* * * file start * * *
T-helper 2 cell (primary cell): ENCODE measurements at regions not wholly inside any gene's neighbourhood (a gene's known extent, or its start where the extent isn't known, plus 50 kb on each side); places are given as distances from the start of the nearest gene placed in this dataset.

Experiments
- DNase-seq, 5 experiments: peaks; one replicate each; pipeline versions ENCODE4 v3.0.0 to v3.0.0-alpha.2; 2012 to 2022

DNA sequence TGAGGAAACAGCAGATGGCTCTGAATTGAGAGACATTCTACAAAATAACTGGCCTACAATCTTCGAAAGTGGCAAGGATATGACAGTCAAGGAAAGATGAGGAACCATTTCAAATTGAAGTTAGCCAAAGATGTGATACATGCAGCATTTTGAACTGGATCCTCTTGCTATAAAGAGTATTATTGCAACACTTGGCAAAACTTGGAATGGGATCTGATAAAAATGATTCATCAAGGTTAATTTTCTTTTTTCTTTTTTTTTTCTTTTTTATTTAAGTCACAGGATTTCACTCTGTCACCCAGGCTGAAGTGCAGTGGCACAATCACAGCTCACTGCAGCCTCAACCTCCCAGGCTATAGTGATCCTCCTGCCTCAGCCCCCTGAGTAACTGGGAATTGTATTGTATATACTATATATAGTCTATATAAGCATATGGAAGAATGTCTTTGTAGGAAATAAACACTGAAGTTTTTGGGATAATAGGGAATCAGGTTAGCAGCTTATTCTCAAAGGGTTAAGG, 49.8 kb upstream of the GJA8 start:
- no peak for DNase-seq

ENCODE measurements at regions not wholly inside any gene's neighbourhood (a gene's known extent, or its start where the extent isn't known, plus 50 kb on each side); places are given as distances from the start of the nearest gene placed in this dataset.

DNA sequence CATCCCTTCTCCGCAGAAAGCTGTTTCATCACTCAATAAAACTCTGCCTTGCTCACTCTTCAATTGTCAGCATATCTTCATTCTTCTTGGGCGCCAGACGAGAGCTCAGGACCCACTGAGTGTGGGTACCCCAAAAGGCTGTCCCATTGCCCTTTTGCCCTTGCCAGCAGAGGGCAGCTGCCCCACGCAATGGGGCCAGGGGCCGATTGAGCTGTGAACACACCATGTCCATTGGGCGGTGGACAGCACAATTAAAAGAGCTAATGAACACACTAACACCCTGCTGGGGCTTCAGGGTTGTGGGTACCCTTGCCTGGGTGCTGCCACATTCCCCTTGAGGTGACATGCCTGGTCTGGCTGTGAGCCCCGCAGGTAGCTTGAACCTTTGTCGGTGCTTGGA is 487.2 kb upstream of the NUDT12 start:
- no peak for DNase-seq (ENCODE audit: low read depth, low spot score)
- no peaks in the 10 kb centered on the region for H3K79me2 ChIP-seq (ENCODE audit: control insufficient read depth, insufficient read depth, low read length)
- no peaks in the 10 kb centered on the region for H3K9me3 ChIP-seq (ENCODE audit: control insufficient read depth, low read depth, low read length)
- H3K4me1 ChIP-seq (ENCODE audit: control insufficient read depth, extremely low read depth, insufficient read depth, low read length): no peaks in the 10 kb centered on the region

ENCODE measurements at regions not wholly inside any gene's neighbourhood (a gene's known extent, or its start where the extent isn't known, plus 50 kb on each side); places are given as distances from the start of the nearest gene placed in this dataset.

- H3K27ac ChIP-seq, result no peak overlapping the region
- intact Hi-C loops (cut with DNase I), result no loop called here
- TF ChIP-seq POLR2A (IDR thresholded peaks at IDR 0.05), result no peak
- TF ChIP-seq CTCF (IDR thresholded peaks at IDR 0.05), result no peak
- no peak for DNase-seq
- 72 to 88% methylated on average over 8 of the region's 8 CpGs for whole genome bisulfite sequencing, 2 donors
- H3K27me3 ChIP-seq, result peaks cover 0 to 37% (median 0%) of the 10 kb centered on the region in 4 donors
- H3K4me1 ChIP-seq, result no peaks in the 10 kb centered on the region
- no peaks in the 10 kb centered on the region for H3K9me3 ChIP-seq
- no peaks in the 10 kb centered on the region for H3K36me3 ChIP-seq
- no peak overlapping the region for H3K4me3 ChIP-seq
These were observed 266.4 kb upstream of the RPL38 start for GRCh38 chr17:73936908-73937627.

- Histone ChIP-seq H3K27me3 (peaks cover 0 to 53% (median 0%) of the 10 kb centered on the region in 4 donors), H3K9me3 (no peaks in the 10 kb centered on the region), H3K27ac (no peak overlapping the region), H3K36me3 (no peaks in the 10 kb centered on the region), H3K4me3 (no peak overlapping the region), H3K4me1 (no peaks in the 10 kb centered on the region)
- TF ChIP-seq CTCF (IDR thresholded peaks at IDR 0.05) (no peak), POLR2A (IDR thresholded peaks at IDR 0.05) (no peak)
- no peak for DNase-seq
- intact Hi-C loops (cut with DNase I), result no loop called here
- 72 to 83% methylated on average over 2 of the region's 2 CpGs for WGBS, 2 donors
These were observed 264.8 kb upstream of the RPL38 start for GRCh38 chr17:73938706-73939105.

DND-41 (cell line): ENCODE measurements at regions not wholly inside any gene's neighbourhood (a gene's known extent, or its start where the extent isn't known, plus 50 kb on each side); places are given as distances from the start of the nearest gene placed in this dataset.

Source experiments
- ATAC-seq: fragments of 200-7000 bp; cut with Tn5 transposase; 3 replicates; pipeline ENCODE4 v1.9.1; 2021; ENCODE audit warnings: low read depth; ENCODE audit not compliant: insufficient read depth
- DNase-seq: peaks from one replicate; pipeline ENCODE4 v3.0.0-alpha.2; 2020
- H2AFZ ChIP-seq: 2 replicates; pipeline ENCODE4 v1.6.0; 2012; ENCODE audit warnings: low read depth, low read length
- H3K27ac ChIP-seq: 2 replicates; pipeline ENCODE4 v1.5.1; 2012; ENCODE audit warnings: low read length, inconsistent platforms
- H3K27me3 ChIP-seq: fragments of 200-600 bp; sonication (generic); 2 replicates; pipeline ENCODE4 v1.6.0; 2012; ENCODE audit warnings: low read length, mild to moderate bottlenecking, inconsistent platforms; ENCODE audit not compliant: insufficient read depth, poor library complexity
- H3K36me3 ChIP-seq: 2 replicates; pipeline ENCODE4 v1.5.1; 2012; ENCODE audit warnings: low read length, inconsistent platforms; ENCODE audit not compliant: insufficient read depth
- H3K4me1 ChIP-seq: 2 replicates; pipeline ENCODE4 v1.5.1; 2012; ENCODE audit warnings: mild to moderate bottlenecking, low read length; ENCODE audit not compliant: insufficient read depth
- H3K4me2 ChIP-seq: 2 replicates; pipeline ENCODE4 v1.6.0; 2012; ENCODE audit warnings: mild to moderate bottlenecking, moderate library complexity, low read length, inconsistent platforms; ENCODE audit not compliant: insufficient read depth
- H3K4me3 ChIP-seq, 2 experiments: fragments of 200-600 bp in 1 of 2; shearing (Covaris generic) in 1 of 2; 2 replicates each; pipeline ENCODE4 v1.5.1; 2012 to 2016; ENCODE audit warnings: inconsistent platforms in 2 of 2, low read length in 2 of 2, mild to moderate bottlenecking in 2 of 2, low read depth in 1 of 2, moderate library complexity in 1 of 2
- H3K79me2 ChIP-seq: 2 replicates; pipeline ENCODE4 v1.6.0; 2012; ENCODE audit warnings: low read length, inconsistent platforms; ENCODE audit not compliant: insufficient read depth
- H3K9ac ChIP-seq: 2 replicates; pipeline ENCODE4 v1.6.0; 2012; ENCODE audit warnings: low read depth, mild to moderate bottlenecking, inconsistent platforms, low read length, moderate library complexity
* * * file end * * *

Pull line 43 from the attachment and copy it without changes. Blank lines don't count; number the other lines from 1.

- H3K9ac ChIP-seq: 2 replicates; pipeline ENCODE4 v1.6.0; 2012; ENCODE audit warnings: low read depth, mild to moderate bottlenecking, inconsistent platforms, low read length, moderate library complexity